Category Archives: Class

Rally for Public Dental Insurance; Care and the Welfare State

Smile with Dignity Rally & Lecture on Care and the Welare State |

This week we bring you reports from two recent events in Vancouver: a rally organized by the ‘Smile with Dignity’ campaign for universal public dental insurance, and a lecture at UBC by Professor James Struthers on trends in health care delivery.

On October 29, 2011, organizers and supporters of the Smile with Dignity campaign, an initiative of the Vancouver-based Alliance for People’s Health, rallied at Premier Christy Clark’s constituency office with the message that “the lack of dental coverage in BC is scary.” The Halloween-themed protest included giant teeth costumes, a play, an open mic session and the delivery of a set of demands to the Premier’s office.

In the second part of our show we bring you excerpts from Prof. James Struthers’ November 21 lecture at UBC entitled “Care and the Welfare State: Past Patterns, Future Prospects.” Prof. Struthers’ details the meaning of ‘care’ in a disintegrating welfare state, and the impact of health care privatization for patients and their families.

Social and Structural Determinants of Health: A Global Perspective

Social and Structural Determinants of Health: A Global Perspective

A further discussion of the social and structural determinants of health.  In two presentations recorded at the International League of People’s Struggles Fourth International Assembly Martha Roberts from the Alliance for People’s Health and Delen de la Paz from Health Action for Human Rights expose the inadequacy of the World Health Organization’s interpretation of a social determinants of health approach and argue that we need to look to socialist models of health care such as in Cuba and post-revolution China for a guide to creating a truly people centred health care system.

This is the second and final ‘report back’ show on Martha and Aiyanas’s 2011 solidarity trip to the Philippines.  You can read more about our trip at our blog This Tiny Globe.  You can also read more of Martha’s analysis of the social and structural determinants of health on the blog.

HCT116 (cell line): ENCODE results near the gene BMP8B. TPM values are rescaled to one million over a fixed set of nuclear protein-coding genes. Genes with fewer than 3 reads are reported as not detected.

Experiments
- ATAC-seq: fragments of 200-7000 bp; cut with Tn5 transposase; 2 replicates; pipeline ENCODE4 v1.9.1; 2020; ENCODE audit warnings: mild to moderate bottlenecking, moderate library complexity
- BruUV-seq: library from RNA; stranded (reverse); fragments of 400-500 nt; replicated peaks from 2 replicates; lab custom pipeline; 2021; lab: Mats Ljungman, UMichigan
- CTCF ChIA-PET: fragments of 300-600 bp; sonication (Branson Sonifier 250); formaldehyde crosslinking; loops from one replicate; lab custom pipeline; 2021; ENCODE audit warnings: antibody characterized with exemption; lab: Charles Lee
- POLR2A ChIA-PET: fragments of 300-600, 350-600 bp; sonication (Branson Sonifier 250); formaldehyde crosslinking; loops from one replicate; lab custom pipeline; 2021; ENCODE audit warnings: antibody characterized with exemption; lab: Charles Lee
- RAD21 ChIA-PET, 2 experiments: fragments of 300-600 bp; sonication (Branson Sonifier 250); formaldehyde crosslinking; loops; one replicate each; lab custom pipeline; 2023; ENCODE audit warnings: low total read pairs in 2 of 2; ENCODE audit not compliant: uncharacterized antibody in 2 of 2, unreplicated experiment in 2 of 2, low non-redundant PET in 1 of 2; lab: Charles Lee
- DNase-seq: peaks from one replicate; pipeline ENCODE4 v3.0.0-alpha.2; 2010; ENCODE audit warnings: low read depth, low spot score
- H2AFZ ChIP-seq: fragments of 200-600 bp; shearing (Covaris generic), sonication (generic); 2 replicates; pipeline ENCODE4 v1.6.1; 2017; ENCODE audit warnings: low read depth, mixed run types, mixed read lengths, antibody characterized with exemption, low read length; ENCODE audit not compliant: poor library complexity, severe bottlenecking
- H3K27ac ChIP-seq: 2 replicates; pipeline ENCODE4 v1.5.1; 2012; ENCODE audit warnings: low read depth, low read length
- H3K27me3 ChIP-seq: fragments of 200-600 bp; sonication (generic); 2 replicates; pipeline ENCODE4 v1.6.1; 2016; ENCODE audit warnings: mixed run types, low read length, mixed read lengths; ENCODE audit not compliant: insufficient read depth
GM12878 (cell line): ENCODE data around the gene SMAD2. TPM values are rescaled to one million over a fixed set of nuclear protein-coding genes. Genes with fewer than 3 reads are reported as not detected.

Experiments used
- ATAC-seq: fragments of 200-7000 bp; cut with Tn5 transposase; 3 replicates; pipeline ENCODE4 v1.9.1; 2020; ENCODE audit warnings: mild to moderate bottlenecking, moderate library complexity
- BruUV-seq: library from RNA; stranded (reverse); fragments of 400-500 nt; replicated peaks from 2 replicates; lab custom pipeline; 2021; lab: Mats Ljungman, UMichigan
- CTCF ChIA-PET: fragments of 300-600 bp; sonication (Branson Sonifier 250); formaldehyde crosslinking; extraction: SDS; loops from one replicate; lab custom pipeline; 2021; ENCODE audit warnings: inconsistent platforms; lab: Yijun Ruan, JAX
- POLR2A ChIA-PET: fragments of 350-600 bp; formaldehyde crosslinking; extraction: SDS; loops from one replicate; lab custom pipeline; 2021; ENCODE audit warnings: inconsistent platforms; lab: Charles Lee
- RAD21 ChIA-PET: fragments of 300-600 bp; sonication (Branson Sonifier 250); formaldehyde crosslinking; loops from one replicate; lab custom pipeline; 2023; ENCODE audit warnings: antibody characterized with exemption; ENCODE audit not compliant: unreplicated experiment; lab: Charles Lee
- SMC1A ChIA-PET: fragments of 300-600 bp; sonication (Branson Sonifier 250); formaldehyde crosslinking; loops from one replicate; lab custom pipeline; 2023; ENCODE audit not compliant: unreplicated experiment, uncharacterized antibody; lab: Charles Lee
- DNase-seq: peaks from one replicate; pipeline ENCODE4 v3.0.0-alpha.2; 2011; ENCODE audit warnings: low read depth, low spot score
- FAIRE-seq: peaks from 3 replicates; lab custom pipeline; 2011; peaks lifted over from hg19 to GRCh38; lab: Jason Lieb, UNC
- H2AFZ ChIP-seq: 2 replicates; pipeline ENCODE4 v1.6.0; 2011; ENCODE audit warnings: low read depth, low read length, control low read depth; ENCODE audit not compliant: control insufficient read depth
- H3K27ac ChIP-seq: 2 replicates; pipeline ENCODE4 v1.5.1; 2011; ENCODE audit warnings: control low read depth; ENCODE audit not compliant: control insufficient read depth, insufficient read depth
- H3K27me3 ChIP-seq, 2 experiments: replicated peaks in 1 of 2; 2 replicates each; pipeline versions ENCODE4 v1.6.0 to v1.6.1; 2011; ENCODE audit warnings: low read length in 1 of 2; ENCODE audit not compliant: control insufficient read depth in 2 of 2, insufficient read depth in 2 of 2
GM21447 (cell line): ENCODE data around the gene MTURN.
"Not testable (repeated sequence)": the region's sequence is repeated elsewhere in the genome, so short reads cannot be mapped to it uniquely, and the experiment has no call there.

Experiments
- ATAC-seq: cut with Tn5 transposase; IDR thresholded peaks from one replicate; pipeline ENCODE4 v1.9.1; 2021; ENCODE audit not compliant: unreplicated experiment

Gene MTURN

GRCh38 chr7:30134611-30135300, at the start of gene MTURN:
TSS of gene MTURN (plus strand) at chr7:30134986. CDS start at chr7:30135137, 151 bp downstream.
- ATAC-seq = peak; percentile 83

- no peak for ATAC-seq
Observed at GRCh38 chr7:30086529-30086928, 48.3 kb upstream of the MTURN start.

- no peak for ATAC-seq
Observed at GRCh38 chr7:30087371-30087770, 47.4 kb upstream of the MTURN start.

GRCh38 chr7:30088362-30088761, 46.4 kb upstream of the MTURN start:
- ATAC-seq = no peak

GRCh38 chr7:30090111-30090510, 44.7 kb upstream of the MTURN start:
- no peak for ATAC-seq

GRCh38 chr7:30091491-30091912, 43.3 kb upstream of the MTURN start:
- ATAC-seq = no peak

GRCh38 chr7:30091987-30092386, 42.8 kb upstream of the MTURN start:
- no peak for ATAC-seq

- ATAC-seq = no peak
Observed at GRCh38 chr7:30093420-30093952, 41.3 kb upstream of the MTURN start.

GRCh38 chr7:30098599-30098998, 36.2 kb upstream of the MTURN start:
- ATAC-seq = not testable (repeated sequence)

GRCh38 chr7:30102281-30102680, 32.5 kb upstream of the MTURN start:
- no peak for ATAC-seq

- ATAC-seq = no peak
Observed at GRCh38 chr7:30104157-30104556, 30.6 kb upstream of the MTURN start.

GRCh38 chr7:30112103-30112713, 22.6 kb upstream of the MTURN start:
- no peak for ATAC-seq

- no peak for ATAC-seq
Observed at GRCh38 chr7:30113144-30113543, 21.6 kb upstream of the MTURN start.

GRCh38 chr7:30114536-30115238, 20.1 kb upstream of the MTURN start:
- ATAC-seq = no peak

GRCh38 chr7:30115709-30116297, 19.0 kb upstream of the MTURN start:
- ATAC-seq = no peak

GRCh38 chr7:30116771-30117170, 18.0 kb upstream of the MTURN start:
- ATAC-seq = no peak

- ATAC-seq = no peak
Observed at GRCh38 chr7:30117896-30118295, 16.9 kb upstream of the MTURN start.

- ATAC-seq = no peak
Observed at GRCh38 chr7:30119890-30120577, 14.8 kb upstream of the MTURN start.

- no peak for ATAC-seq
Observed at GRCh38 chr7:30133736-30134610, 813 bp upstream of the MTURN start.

Dying for a ride

Lately I’ve been thinking about public transit.   It’s a buzzing sort of worry that comes to me when I am doing something mindless.  Actually, I’ve been trying NOT to think about public transit. It gives me no small amount of anxiety to do so.  But much as I try to distract myself, I have to say that  I am really worried about the people that ride the buses and trains here in Vancouver.

Two news items have been floating around in my mind over the last couple weeks.  One, the shooting of  Charles Hill in San Francisco by BART (Bay Area Rapid Transit) police officers.  Charles Hill is the fifth man killed by BART police since 1992, and the first white man to be killed by them.   He was homeless and drunk, and shot within 60 seconds of police arriving on scene.

Just days before, MUNI police shot a 19 year old Black man when he fled during a routine fare check.   These are  sad, infuriating, and increasingly familiar stories.

And the other news item is closer to home.  Turnstiles in Skytrain stations. Lauded by many pundits as a blow against ‘free loaders’ in the transit system, the turnstiles don’t make any sort of fiscal sense.  They will cost 170 million dollars to build.  15 million dollars a year to operate.  ‘Fare evasion’ costs between 5 – 9 million dollars per year (a number that many say is overblown).

So the benefit of the turnstiles isn’t financial.  They will cost far more than they save.  The turnstiles are a coup for people who think transit should be privatized.  They are a triumph for people who think poor people should be ashamed and kept out of site.

Mark my words.  The Vancouver transit police (with their guns) won’t go away.  We’ll have both the police and the turnstiles.  No question in my mind.

Turnstiles and guns.  Blood and money.  Life and death.  People need to ride the bus to get where they need to go.   To get to the doctors.  To get to their job.  To get to the welfare office.  To see their kids.  Sometimes I feel like this city is becoming more cruel every day.

What’s the health impact of all this?  In some ways we could measure it (maybe a survey of the amount of walking poor people have to do before and after the turnstiles?  The amount of doctors appointments missed?  Family not seen?) and in some ways we can’t really measure  it.  How do we measure the feeling of being an outsider in your own city?  Of feeling criminalized for being poor?  The stress of keeping track of every quarter so you can make it to work tomorrow?

And the connection between the two stories?  The police killing someone who can’t pay their fare  is to me a predictable result of criminalizing people for being poor, or Black, or mentally ill.  And that makes me really sick.